from An atlas of typeforms by James Sutton and Alan Bartram.
Nonius: Peripatetica. Nicholas Jenson, Venice, 1478.
pg. 21 Venetian
"Jenson's letters are finely cut, with a gradual change from thick to thin strokes. The serifs are strong and steeply sloped, those on the capitals have almost no brackets, while those in the lower case are almost only brackets. The M has serifs on the inside and the e has a small eye with an oblique bar. These details are common to the Venetian family of typefaces. But even Jenson returned to gothic typography, though the two styles seem to us totally different in appearance and association: one, the dark, constructed, highly formalized expression of the Middle Ages: the other, an open, freely drawn product of the Renaissance."
pg. 24 Modern 'Venetians'
"Eusebius (1924, E.F. Detterer) is an adaptation of Jenson's roman letter of 1470, and has an italic influenced by sixteenth century chancery italic calligraphy. Centaur was adapted by Bruce Rogers in 1929 from his private press type of 1915, and is derived from teh same Jenson original. It is much lighter in weight than true Venetians, thought it exhibits all their other characteristics. The italic, originally known as Arrighi, was based on Ludovico [Vicentino] degli Arrighi's chancery faced of 1524 (Frederick Warde 1929). Stephenson Blake Verona originated in the la Clede Foundry, USA, where it was known as la Clede Old Style, and was brought from them on the advice of R. B. Fishendon."
Eusebius, Centaur and Stephenson Blake Verona
pg. 26 Old Face Italian
"In 1495 the great Renaissance publisher Aldus Manutius brought out a book with a new design of capitals. Though roughly cut, they blended a good deal better with the lower case than the obtrusive capitals of Jenson's roman. Later the same year Aldus published Bembo's De Aetna using the same capitals but with a new lower case cut by his great punch-cutter Francesco Griffo of Bologna. This man's skill was strikingly demonstrated in the smaller size roman used for the De Epidemia of 1497. The type of De Aetna was used again in a reconsidered version in 1499 for the Hypnerotomachia Poliphili with a new alphabet of capitals.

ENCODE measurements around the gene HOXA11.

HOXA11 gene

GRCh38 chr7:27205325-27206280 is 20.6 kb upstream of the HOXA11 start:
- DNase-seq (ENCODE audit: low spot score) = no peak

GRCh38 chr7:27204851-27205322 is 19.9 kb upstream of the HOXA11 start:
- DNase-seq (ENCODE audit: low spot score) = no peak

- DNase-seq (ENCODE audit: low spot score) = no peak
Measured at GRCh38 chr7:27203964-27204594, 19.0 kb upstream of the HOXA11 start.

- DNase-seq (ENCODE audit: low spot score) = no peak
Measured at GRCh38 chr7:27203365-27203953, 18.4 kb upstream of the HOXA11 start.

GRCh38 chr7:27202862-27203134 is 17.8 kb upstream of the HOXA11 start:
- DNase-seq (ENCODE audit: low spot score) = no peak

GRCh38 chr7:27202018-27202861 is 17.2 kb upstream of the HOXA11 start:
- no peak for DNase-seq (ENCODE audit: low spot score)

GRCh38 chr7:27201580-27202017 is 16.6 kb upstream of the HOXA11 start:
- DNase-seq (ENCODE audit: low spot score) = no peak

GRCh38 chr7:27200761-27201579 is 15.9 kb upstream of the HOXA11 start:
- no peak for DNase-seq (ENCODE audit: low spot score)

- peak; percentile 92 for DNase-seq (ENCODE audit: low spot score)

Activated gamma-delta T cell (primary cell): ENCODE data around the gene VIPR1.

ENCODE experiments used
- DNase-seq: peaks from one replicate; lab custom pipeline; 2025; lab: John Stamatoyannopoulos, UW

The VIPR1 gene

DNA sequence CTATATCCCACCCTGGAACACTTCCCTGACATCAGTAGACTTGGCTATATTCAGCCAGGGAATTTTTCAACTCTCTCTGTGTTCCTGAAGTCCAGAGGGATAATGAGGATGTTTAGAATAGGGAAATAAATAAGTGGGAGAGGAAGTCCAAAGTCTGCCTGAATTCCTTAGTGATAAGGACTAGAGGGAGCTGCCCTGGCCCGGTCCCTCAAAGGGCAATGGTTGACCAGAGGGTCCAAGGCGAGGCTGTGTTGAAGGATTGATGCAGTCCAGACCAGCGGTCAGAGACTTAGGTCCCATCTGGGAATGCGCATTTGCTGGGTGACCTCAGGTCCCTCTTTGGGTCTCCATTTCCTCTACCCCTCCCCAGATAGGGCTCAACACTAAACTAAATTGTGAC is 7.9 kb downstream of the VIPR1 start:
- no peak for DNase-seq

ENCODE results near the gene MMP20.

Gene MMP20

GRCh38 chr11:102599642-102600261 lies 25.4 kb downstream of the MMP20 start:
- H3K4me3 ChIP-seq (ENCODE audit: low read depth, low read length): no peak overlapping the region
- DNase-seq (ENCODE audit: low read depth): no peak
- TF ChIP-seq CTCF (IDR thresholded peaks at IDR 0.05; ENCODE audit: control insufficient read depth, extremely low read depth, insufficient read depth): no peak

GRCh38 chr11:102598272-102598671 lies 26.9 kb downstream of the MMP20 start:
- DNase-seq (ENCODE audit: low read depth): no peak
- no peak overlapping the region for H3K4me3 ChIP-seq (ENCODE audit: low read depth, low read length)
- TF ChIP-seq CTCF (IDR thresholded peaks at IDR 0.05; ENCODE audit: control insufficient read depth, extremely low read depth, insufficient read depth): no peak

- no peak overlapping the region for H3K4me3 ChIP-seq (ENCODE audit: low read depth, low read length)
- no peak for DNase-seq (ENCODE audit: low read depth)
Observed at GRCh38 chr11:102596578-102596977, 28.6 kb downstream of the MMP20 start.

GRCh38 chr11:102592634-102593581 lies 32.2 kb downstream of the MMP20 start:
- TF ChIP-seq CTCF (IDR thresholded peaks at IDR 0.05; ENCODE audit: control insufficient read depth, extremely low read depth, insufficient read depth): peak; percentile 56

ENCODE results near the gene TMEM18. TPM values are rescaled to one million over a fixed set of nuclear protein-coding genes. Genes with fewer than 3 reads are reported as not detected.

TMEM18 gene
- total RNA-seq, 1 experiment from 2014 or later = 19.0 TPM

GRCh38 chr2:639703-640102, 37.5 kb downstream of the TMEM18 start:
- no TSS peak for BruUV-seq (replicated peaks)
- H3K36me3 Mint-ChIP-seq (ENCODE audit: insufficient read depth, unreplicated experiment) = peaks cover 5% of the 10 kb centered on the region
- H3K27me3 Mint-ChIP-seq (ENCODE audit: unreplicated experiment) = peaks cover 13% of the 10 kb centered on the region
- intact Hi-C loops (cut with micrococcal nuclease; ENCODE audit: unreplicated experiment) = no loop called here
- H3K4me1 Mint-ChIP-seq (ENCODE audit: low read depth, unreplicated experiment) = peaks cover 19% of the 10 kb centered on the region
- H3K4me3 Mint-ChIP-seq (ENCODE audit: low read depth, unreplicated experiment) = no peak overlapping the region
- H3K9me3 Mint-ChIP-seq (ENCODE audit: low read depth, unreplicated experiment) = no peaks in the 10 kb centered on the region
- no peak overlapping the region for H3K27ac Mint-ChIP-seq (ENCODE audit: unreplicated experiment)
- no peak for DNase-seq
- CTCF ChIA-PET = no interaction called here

By comparing the examples from these books on the next pages one can see a new type-design evolving which is quite distinct from Jensons', though a development from it, as one can see from comparing Jenson's books with Aldus'. The Aldine roman is the archetype of all Old Face types which during the 16th century established their ascendancy over gothic throughout Europe. The quality of Aldine roman was due to the imagination and judgement of Francesco Griffo. Its important features are a calligraphic stress, the thick strokes and the serifs being at an oblique angle as in a pen script; generous letter-width, though not as wide as Jenson's, with open counters; the capitals slightly shorter than the fairly long ascenders and descenders. The serifs are bracketed and the type shows less wear at the end of a run (Griffo may have had a harder type metal than Jenson); the crossbar of the e is rather high and horizontal. The counter of the e is therefore small, as is the bowl of the a. The letters fit closely and evenly together and are slightly condensed, without seeming at all pinched or mean. Typefaces of this kind make up well int comfortably legible pages of solid text."
De Aetna (1495), De Epidemia (1497), and Hypnerotomachia Poliphili (1499). Aldus Manutius.
"Poliphilus was brought out before Bembo, in 1923, and is from Aldus' roman of 1499. A facsimile revival, and quite a technical achievement, it retains all the original irregularities. Unfortunately it was not copied from the best possible pages of the original, but from one which showed the type heavier and worn; but it possesses nonetheless a very useful character for some classes of work. The italic is based on letters used by Antonio blado, 1515-67, printer to the Holy See, and designed by Arrighi in 1526.
Monotype 170 Poliphilus and 119 Blado Italic